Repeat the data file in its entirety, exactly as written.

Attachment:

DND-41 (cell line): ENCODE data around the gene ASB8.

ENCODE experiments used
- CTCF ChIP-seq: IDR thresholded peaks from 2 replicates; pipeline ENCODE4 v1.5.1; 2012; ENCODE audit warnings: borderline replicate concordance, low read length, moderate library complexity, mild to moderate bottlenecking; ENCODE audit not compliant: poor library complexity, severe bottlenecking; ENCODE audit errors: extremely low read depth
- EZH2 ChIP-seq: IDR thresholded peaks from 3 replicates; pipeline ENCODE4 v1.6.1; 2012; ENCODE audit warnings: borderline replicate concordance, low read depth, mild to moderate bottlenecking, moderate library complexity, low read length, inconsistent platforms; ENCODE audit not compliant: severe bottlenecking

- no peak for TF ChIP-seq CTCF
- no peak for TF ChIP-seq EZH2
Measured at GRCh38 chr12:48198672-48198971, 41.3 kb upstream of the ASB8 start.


DND-41 (cell line): ENCODE data around the gene ASB8.

ENCODE experiments used
- CTCF ChIP-seq: IDR thresholded peaks from 2 replicates; pipeline ENCODE4 v1.5.1; 2012; ENCODE audit warnings: borderline replicate concordance, low read length, moderate library complexity, mild to moderate bottlenecking; ENCODE audit not compliant: poor library complexity, severe bottlenecking; ENCODE audit errors: extremely low read depth
- EZH2 ChIP-seq: IDR thresholded peaks from 3 replicates; pipeline ENCODE4 v1.6.1; 2012; ENCODE audit warnings: borderline replicate concordance, low read depth, mild to moderate bottlenecking, moderate library complexity, low read length, inconsistent platforms; ENCODE audit not compliant: severe bottlenecking

- no peak for TF ChIP-seq CTCF
- no peak for TF ChIP-seq EZH2
Measured at GRCh38 chr12:48198672-48198971, 41.3 kb upstream of the ASB8 start.